Monday, August 18, 2014

Canadian Schools Should be like American Restaurants

I just returned yesterday from a 3-week vacation in the United States. I had a wonderful time relaxing, visiting relatives, enjoying the weather, and eating. Boy, did we eat! Below is a list of all the different places where we dined.

  • TGI Friday
  • Busy Bee Snowballs
  • McDonalds
  • Casa Mia
  • Yogi Castle
  • Friendly's
  • Burger King
  • Tutti Frutti
  • Bob Evans
  • Pizza Hut
  • Red Brick
  • Dumser's
  • Dairy Queen
  • Pisano's 
  • The Joint
  • Sweet Frog
  • Phillip's
  • Breezy Point Seafood
  • Hardee's
  • Kentucky Fried Chicken
  • Olive Garden
  • Looney's Pub
  • Applebee's
  • Dunkin Donuts
  • Don Pablo
  • Della Rosa
I was trying to decide what education topic I should explore for today. I could have written about the American school system, as my mother-in-law and sister-in-law are both teachers and I visited their classrooms briefly as they prepared for their upcoming school year. (They start earlier than we do.) However, as that list above is evident, I spent a lot more time filling my face than I did scoping out schools, so it'd make more sense to give this sort of report. Another reason to avoid comparing the Canadian and American school systems: I'd hate to look like I'm dissing my in-laws or their employers (even though Canada does score higher on PISA tests than its southern neighbours and often outranks it ). 

Don't get thrown off by my title; it is slightly tongue-in-cheek (or tongue-licking-lips). I think Canadian schools should be more like American restaurants because of ...

1) Super-Friendly Customer Service

I was really astounded by how cheerful and exuberant our waiters and waitresses were while we were in Maryland. The cashier at Burger King sang game show theme songs to us. The server at Olive Garden chatted at length about her trip to Vancouver, complimenting us on our wonderful country. Our TGI Friday employee was uber-attentive, guided us to the best deals on the menu and discussed football and baseball with us. The majority of the Maryland restaurant workers we encountered were chatty and outgoing, and they also work hard for their tips. (It seems to me that Americans tip better than Canadians - but I could be wrong.) In Canadian education, we teachers should strive to be as friendly, approachable, and cheerful.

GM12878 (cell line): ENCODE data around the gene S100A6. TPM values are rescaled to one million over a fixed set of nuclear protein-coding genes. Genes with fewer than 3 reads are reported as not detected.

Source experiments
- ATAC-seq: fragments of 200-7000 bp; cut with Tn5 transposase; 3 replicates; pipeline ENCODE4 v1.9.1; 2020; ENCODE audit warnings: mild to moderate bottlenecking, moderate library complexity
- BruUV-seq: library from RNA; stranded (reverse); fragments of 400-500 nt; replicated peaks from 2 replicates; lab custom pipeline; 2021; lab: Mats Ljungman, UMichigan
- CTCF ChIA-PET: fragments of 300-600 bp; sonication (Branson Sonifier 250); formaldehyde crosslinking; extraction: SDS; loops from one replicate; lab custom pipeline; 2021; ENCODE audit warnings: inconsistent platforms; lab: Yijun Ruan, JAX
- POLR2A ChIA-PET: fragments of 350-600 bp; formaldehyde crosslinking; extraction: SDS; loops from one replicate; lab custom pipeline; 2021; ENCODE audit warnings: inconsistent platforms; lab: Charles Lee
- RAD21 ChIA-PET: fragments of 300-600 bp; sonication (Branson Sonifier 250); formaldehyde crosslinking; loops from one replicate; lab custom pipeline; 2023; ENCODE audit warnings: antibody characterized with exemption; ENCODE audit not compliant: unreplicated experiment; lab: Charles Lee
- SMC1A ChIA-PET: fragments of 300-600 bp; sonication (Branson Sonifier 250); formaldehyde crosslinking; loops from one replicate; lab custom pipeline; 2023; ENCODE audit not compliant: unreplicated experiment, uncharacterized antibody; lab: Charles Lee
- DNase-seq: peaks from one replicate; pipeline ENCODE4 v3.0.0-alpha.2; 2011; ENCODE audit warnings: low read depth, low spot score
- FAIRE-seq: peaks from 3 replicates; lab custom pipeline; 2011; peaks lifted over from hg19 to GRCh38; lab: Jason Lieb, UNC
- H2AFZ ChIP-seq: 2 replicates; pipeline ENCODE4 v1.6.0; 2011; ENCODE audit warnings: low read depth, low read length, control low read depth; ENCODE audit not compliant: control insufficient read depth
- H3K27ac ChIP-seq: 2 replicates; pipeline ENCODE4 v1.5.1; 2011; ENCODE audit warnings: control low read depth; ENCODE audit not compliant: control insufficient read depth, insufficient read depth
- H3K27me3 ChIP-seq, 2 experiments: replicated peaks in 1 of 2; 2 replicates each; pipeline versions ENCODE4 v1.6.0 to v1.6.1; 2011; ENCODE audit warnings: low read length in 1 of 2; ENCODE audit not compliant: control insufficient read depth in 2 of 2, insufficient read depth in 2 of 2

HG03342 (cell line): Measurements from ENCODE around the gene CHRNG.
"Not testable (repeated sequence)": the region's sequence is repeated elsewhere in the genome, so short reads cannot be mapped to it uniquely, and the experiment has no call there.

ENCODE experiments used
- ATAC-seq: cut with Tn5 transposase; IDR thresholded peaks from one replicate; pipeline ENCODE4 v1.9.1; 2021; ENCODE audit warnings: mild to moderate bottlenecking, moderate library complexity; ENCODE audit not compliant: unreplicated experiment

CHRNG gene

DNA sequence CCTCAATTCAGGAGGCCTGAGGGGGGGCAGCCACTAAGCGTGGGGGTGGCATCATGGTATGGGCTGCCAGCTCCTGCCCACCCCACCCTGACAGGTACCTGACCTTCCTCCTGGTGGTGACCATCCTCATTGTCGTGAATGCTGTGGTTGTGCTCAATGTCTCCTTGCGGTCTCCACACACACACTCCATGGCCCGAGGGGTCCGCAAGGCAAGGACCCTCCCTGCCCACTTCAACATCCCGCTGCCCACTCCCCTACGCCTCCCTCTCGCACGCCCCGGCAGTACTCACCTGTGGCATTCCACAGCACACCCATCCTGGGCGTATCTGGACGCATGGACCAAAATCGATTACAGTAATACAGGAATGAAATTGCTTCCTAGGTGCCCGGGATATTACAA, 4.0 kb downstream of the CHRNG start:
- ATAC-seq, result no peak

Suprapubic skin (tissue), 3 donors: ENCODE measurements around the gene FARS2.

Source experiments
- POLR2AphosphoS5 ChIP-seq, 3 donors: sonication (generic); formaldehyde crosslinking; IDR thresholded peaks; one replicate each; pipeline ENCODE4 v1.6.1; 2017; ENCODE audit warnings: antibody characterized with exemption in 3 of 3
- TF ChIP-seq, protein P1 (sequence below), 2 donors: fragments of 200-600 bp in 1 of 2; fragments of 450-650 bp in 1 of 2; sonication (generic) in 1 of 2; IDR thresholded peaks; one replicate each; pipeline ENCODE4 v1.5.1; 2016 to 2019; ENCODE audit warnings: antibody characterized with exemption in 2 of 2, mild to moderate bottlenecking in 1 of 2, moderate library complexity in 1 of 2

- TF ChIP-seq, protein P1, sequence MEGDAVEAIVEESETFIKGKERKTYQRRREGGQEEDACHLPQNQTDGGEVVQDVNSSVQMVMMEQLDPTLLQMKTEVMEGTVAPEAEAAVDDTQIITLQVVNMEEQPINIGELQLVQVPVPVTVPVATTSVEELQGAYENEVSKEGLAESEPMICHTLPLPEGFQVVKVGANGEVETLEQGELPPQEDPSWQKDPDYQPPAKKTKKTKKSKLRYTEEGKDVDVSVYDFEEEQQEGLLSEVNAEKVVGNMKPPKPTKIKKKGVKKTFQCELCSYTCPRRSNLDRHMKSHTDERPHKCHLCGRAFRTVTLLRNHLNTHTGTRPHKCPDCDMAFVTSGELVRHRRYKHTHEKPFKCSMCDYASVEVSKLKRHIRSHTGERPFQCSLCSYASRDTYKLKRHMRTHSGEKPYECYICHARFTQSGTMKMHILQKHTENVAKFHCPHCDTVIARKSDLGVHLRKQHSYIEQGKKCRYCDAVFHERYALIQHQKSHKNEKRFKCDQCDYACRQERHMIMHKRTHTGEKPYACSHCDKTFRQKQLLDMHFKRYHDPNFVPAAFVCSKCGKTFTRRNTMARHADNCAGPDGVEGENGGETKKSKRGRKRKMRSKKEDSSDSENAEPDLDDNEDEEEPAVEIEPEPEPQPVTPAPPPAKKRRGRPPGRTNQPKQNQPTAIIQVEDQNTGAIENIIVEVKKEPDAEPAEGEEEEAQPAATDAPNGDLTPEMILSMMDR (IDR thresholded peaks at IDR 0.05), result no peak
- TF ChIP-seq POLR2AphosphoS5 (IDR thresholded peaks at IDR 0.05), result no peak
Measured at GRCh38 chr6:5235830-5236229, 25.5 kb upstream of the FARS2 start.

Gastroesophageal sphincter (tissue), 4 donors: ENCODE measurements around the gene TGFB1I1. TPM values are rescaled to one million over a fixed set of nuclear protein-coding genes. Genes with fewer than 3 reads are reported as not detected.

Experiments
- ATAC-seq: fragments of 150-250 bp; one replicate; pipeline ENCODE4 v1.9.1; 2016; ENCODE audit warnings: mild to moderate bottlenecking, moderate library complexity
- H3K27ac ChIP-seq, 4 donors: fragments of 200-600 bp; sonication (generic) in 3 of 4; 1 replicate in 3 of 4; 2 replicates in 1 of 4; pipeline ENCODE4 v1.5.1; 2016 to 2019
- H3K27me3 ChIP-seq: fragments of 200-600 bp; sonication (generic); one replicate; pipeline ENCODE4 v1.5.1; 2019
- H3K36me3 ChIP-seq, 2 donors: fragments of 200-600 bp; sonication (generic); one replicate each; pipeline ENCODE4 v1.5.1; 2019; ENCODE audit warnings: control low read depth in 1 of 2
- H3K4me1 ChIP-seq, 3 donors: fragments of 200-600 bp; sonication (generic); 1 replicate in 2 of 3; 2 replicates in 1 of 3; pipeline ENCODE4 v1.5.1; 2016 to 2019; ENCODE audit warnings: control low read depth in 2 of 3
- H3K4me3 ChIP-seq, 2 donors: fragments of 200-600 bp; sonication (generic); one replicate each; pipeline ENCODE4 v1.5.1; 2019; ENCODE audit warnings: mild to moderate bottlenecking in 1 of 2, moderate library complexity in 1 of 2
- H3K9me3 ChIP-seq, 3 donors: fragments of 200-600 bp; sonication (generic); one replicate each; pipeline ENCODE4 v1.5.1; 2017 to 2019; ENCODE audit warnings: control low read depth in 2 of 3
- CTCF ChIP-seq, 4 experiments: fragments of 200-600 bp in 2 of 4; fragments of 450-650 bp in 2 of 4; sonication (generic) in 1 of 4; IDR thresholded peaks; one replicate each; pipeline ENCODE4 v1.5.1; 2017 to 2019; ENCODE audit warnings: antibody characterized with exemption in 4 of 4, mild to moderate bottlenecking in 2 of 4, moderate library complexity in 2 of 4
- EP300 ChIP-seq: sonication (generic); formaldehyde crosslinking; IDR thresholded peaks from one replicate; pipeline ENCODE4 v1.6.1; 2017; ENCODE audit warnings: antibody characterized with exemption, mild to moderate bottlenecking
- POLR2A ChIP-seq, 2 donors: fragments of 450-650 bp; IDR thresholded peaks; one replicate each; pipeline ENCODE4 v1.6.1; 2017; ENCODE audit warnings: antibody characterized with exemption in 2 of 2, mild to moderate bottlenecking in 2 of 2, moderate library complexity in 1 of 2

2) Provide Great Quantity and Quality

Thank you Casa Mia for these crab cakes!
I must have gained quite a bit of weight while on holiday. The portions were huge! Maryland is well-known for its crabs, and I feasted on crab cakes quite often while I was there, including ones that were the size of my fist! These meals filled my tummy and provided me with great leftovers the next day. In Canadian education, we should continue to fill the heads of our students with great quantity and quality of knowledge. When our students leave the class, they should be satisfied, but also hunger for more.

3) Offer a Variety of Choices

The Sunshine Skillet - yum!
Toronto is much more multicultural than Baltimore, but the restaurants did give some new taste sensations to me. When I got my Bob Evans breakfast, I didn't realize gravy could be white! Even "specialty" restaurants had such large menus that it took a while to decide what delicious meal to choose. When it comes to serve-yourself frozen yogurt, we have one main chain I'm aware of (Menchies), whereas there are many more in the U.S. In Canadian education, we should share a large menu of options, from different ways to learn to different ways to present findings to different topics of study. 

4) Be Open As Late and As Early as you Can

Even tastier than it looks, from Breezy Pt.
I know that Canadian restaurants have good hours and tasty food. My dear friend Diana Hong has made it her summer goal to investigate where the best Eggs Benedict can be bought in Toronto. I guess, because we were eating out A LOT, I tended to notice it more in Baltimore. (Plus, I just wanted an excuse to include a photo of the most delicious grilled salmon and grilled zucchini I had at a tiny little place near my mother-in-law's house.) In Canadian education, this translates to keeping our libraries open during recess, before and after school as much as possible, so that we can serve our clientele when they want it. 

I didn't post a lot of Twitter posts while away because I took to heart the Internet safety advice not to advertise that I was away from home and I tried to disconnect from my computer (another possible blog topic for the future). Hope this gives you a visual hint of how good of a time I had. I'm glad to be back in my "home and native land" and plan on working off all that good Yankee feasting that remains on my waistline. 


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